This piece originally published on Forbes.com.
Mobile has rapidly evolved from being a separate banking channel to becoming the hub of personal finance. As we noted in a previous post, Bain & Company recently surveyed 114,700 consumers in 17 countries and one question we asked was, What would you miss more for a day, your wallet or your mobile phone? Some 54% of US consumers chose the phone, and in China and South Korea, that share rose to more than 75%.
Mobile matters because it directly influences customers’ loyalty to their primary banks. And loyalty pays off: Loyal customers stay longer, buy more and refer their friends and colleagues to the bank. Bain’s found that bank customers who are frequent mobile users are 40% less likely to switch banks than those who rarely use mobile. Using mobile apps for routine transactions, such as depositing checks, delights customers more—by 32%— than making routine transactions in a branch.
The survey also highlighted how today’s branch model is obsolete. While bankers typically believe that frequent branch visitors are their most loyal customers, the opposite is true. Customers who use branches frequently are almost three times more likely to switch banks than infrequent branch users. Perhaps this stems from the fact that a branch visit is more than twice as likely to annoy customers as a mobile interaction.
For actual purchases of banking products, the branch still dominates, but several countries show the potential of digital channels. Of consumers who bought a banking product during the past quarter, 57% in the Netherlands, 55% in the UK, 42% in India and China, and 33% in the US did so using mobile or online devices.
The pace of mobilization varies dramatically from country to country. The Netherlands and South Korea have the highest mobile adoption, and Japan has the lowest. Some banks have made exceptional progress and point the way for others. After launching its mobile app in 2011, for example, mBank in Poland has continued to innovate. Customers can access basic financial information without logging in, obtain one-click loans with 30-second approvals and disbursements, and make peer-to-peer money transfers using the contact list in their smartphones.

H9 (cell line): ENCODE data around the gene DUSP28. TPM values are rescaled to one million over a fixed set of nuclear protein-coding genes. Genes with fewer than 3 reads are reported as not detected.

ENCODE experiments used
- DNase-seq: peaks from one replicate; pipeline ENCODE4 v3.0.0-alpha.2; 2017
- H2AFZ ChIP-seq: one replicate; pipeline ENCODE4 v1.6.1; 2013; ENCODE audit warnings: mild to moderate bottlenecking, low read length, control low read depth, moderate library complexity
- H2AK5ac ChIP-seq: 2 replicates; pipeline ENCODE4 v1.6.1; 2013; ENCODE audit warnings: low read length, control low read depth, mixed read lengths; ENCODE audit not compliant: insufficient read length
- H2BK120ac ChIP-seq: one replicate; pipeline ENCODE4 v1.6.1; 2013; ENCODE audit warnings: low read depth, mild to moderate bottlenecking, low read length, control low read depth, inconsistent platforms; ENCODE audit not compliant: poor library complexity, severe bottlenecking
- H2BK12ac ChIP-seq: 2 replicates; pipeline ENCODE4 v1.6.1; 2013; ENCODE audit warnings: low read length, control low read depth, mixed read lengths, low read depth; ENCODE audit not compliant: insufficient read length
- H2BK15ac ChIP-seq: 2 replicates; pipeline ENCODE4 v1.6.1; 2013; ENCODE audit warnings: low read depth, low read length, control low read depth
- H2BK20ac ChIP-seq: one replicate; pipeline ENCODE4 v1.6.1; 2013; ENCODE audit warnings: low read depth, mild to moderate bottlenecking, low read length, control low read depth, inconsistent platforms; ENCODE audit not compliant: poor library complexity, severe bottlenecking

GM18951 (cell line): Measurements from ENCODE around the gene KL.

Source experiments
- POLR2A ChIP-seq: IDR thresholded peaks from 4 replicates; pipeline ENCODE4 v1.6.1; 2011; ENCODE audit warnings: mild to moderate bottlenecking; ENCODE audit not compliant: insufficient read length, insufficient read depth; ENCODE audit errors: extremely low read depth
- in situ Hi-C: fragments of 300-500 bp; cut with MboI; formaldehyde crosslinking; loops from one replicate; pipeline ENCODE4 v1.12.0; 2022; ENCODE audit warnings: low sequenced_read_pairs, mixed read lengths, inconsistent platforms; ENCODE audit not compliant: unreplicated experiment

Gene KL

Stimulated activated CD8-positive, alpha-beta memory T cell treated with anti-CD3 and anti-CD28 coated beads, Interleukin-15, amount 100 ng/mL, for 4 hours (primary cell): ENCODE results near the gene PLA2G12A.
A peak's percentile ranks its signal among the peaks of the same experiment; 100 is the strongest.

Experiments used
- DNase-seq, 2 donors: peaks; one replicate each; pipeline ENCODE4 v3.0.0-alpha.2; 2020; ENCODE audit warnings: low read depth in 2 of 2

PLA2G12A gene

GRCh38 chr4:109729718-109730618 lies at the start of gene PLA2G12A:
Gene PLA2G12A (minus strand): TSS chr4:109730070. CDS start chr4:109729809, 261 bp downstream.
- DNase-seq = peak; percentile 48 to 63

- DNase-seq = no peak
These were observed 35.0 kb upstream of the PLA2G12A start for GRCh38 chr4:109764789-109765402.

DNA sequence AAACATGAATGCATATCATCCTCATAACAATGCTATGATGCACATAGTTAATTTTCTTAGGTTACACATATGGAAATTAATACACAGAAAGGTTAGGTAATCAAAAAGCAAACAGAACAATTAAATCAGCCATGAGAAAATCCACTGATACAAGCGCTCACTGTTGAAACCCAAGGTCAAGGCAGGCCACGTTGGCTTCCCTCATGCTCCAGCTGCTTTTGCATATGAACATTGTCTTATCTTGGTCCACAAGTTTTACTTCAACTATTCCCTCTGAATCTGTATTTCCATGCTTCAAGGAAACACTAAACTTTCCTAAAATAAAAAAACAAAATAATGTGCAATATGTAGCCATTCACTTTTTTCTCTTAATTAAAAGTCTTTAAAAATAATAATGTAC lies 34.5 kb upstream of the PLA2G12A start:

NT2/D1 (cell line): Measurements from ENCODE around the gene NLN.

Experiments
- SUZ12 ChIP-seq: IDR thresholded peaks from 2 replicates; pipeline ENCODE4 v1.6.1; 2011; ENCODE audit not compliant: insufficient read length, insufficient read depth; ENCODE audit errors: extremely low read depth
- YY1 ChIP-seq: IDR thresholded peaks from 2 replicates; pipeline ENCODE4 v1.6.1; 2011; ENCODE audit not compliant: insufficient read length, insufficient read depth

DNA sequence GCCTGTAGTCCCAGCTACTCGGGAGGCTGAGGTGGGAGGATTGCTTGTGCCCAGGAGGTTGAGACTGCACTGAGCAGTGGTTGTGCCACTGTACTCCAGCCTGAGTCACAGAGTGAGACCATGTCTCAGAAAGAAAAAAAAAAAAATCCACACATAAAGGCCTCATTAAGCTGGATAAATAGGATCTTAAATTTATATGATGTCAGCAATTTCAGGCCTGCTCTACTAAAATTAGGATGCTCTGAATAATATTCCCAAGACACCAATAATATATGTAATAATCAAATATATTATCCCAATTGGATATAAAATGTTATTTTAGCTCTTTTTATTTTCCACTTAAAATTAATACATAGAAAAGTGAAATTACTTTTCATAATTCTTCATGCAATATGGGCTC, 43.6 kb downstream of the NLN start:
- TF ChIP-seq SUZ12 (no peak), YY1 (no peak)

The biggest threat to banks’ profit pools, though, comes not from other banks but from financial technology start-ups that are devising better ways to deliver banking services through mobile. Much of the industry’s attention has focused on companies based in Silicon Valley, such as LendingTree, Betterment and Apple Pay. Yet these Western insurgents have not managed to achieve large scale or the coveted network effect in their banking and payments offerings.
Chinese insurgents such as Alipay and WeChat, meanwhile, have leapfrogged the West. Some 600 million active users of Tencent’s WeChat messaging app can pay merchants and utilities, send money to friends, deposit investments into money market accounts, book travel tickets, borrow money and carry out other daily financial transactions with just a touch or two. This example illustrates how payments, commerce and social media have converged. More than half of WeChat users open the app at least 10 times a day, and purchase volume through WeChat Wallet has been 11 billion yuan ($1.7 billion) to date.
Other messaging platforms such as WhatsApp, which has 900 million active users and was acquired in 2014 by Facebook, also aspire to add similar broad wallet functionality, further pressuring banks.
If banks can master mobility, they’ll be able to shift to a leaner model designed for efficiency and to delight.
Gerard du Toit and Maureen Burns are partners with Bain & Company’s Financial Services practice.